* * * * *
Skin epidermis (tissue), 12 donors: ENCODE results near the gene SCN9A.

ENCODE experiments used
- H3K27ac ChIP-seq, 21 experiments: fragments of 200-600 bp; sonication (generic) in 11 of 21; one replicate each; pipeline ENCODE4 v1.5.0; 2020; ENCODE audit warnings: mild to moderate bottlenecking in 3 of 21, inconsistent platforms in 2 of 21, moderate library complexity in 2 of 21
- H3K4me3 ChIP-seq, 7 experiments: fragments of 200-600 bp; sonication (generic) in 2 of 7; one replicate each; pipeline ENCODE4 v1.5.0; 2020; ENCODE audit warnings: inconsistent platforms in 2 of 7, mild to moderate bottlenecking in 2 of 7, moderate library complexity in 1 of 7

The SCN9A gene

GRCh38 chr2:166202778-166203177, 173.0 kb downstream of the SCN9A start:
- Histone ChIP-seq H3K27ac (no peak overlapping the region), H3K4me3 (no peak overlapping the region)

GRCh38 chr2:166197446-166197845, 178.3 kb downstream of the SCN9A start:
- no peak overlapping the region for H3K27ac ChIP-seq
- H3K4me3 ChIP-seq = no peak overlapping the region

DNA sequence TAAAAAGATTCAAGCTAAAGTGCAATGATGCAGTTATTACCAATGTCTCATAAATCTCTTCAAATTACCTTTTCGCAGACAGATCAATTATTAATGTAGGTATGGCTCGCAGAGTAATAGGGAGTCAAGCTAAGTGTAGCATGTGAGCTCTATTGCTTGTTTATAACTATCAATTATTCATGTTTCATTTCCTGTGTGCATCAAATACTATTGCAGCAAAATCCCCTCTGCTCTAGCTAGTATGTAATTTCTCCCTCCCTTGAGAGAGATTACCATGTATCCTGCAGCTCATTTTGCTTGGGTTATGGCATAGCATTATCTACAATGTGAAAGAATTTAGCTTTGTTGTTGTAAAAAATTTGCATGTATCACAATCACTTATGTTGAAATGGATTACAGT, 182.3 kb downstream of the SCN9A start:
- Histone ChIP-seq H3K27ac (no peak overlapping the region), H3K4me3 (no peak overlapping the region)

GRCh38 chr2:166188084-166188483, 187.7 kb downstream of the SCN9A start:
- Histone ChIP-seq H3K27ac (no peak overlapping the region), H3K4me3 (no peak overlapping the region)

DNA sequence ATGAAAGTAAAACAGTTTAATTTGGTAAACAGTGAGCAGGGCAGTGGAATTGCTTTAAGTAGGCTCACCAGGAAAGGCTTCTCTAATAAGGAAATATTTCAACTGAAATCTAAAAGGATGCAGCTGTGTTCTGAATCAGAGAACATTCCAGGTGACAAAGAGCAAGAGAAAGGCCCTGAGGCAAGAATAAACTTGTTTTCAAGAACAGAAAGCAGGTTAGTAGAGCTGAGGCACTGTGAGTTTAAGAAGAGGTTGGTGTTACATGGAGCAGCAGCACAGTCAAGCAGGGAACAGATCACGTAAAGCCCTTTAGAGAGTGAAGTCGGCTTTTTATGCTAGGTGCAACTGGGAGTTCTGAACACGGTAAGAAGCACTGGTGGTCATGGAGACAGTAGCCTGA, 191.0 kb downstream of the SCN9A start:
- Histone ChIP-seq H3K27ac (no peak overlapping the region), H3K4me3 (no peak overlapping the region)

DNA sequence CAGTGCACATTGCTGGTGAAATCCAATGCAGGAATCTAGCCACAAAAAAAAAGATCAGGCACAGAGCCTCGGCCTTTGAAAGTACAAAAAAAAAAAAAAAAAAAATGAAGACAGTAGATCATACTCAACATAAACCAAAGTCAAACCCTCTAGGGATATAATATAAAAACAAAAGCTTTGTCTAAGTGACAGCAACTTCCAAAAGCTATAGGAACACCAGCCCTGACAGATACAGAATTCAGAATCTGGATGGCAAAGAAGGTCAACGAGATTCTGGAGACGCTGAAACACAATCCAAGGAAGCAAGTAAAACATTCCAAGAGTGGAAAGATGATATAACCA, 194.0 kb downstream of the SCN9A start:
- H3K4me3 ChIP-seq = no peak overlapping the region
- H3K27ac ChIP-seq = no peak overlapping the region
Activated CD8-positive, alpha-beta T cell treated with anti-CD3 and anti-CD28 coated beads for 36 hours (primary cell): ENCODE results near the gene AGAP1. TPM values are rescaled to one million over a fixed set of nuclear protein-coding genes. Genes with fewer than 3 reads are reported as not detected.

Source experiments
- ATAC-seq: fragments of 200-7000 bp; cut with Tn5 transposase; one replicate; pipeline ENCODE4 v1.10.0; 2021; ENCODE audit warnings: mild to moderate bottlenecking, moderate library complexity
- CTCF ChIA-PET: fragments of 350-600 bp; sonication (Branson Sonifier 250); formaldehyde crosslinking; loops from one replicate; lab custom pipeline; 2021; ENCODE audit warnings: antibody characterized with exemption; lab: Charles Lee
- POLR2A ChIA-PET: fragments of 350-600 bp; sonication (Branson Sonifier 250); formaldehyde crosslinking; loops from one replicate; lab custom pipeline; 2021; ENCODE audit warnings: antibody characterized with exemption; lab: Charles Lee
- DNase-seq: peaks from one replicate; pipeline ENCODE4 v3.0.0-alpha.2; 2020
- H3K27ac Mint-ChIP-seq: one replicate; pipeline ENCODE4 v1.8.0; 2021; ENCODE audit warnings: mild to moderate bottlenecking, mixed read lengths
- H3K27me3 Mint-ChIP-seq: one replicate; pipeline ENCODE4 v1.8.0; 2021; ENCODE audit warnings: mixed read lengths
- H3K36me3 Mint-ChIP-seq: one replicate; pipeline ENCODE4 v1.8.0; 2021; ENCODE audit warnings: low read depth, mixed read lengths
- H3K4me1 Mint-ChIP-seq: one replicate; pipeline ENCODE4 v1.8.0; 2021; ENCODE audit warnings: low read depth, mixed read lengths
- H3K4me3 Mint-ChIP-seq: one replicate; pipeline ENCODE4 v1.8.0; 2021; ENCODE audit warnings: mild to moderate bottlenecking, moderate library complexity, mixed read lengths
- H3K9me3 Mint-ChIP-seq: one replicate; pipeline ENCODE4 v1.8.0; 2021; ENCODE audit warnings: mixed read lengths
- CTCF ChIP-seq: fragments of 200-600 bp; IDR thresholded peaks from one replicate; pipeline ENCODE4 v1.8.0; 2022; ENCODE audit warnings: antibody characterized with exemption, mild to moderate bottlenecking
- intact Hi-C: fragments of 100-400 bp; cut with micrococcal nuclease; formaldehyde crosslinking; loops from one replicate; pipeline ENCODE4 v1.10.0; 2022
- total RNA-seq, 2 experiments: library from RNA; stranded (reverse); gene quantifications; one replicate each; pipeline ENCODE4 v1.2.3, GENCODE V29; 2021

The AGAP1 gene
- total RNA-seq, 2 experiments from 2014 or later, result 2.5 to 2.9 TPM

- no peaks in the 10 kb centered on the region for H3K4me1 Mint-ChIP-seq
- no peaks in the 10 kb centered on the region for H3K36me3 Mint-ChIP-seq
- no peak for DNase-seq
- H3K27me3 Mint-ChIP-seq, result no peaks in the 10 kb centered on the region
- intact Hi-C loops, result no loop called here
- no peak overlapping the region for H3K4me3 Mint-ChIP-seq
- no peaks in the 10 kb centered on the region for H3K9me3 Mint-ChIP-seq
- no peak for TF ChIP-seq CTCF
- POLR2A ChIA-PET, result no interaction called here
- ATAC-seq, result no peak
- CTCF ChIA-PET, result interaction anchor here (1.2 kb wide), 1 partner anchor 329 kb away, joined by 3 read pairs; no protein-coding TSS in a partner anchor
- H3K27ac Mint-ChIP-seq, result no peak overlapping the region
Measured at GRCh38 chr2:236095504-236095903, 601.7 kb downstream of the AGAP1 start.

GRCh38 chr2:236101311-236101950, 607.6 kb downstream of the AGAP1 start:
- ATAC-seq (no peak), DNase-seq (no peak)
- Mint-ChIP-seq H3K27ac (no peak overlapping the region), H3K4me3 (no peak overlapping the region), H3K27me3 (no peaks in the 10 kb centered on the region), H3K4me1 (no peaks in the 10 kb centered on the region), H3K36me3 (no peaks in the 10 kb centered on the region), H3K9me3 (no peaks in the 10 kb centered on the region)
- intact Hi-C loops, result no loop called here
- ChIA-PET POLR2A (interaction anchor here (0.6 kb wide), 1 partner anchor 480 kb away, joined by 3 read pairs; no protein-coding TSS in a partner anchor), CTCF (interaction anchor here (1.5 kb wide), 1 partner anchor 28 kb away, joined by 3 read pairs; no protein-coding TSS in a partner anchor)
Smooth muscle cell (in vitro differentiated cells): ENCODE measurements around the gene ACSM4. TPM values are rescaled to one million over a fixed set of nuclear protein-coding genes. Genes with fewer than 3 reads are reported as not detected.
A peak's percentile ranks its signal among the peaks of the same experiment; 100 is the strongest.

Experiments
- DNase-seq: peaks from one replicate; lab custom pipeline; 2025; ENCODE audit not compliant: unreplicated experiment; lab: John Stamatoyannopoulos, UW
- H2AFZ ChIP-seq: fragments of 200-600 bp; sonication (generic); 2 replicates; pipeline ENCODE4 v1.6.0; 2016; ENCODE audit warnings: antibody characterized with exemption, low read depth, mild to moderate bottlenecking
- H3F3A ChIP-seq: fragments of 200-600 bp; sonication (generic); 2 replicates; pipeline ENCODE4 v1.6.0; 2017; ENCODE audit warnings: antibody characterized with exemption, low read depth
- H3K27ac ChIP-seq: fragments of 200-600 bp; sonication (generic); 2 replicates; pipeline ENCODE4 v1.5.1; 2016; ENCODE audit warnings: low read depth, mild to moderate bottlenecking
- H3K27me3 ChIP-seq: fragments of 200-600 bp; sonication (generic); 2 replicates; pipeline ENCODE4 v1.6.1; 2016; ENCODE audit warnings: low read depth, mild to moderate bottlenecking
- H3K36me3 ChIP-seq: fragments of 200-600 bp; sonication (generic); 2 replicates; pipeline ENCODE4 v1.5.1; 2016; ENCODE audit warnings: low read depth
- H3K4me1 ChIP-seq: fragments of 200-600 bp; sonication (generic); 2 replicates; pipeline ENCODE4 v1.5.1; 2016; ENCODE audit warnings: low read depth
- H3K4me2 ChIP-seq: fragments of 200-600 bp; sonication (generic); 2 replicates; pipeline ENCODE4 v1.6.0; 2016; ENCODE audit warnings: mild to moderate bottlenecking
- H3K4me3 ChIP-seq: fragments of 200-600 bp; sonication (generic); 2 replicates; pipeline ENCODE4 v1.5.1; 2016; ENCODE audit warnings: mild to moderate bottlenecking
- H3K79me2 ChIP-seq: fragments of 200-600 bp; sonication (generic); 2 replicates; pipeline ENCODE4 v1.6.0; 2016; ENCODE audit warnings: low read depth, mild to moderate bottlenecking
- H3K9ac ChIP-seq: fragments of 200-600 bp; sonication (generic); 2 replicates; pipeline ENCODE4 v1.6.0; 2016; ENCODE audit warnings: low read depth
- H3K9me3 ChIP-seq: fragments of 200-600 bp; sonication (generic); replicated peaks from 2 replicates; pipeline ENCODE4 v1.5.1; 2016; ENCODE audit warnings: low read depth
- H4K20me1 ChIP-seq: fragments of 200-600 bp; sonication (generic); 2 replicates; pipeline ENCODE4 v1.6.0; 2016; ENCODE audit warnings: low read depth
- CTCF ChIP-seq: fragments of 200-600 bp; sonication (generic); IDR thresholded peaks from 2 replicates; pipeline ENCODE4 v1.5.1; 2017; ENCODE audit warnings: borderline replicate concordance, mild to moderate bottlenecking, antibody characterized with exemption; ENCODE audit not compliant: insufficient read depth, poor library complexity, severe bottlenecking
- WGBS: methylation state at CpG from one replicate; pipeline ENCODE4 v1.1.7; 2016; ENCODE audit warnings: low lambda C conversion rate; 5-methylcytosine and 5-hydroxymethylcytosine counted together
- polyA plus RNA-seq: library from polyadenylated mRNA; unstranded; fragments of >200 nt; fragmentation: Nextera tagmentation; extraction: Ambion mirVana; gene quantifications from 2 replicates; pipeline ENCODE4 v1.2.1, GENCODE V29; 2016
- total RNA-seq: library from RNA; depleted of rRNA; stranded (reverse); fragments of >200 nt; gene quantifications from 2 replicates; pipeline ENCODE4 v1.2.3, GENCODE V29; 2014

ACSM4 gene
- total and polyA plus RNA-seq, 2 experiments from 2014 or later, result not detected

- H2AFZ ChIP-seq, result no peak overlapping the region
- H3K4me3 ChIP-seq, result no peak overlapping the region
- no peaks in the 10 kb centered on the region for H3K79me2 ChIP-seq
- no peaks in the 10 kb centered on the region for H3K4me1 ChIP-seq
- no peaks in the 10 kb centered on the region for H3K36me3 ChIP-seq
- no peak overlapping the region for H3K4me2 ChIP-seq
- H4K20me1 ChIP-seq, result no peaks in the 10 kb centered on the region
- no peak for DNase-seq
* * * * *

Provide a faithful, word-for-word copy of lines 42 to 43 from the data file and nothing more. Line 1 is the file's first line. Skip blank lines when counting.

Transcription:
- no peak overlapping the region for H3K4me3 Mint-ChIP-seq
- no peaks in the 10 kb centered on the region for H3K9me3 Mint-ChIP-seq